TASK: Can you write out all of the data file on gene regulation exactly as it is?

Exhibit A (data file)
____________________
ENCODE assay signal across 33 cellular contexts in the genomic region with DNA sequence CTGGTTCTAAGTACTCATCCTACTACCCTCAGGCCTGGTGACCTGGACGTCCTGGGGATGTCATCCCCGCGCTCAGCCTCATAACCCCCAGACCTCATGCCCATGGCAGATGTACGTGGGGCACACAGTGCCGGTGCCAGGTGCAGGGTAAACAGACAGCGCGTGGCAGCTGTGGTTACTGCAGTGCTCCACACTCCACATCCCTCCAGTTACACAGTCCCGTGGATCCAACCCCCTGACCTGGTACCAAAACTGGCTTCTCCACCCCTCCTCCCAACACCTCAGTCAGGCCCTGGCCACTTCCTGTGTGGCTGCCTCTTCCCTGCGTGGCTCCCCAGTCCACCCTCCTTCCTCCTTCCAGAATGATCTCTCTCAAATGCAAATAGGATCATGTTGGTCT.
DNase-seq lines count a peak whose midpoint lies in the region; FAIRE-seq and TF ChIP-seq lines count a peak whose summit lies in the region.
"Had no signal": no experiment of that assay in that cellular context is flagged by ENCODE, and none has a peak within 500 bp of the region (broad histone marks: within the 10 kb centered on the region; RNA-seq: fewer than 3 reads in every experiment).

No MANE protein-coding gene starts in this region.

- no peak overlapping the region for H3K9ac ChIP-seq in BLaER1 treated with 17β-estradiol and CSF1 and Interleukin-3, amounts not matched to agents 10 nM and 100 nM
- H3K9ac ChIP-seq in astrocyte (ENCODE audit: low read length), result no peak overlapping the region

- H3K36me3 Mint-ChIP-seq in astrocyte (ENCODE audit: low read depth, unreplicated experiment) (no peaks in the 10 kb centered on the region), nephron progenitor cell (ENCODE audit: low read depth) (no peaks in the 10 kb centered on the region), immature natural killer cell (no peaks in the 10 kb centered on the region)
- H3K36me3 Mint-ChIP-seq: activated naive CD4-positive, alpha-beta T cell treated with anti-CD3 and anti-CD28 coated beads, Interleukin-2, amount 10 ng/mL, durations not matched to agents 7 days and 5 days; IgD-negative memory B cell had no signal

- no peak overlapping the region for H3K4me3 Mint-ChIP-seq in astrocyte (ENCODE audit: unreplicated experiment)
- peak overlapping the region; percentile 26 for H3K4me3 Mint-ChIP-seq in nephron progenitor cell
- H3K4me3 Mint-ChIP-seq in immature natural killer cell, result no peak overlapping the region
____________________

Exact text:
ENCODE assay signal across 33 cellular contexts in the genomic region with DNA sequence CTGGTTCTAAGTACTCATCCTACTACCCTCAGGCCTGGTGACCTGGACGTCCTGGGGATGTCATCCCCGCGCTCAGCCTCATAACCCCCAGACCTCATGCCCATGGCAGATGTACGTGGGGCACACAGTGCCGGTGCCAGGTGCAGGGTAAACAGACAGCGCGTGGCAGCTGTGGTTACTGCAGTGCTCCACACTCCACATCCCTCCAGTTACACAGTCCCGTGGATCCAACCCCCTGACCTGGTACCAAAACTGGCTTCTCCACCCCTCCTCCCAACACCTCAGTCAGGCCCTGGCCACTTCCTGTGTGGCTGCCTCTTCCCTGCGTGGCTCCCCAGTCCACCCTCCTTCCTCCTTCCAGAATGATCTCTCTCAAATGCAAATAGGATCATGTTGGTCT.
DNase-seq lines count a peak whose midpoint lies in the region; FAIRE-seq and TF ChIP-seq lines count a peak whose summit lies in the region.
"Had no signal": no experiment of that assay in that cellular context is flagged by ENCODE, and none has a peak within 500 bp of the region (broad histone marks: within the 10 kb centered on the region; RNA-seq: fewer than 3 reads in every experiment).

No MANE protein-coding gene starts in this region.

- no peak overlapping the region for H3K9ac ChIP-seq in BLaER1 treated with 17β-estradiol and CSF1 and Interleukin-3, amounts not matched to agents 10 nM and 100 nM
- H3K9ac ChIP-seq in astrocyte (ENCODE audit: low read length), result no peak overlapping the region

- H3K36me3 Mint-ChIP-seq in astrocyte (ENCODE audit: low read depth, unreplicated experiment) (no peaks in the 10 kb centered on the region), nephron progenitor cell (ENCODE audit: low read depth) (no peaks in the 10 kb centered on the region), immature natural killer cell (no peaks in the 10 kb centered on the region)
- H3K36me3 Mint-ChIP-seq: activated naive CD4-positive, alpha-beta T cell treated with anti-CD3 and anti-CD28 coated beads, Interleukin-2, amount 10 ng/mL, durations not matched to agents 7 days and 5 days; IgD-negative memory B cell had no signal

- no peak overlapping the region for H3K4me3 Mint-ChIP-seq in astrocyte (ENCODE audit: unreplicated experiment)
- peak overlapping the region; percentile 26 for H3K4me3 Mint-ChIP-seq in nephron progenitor cell
- H3K4me3 Mint-ChIP-seq in immature natural killer cell, result no peak overlapping the region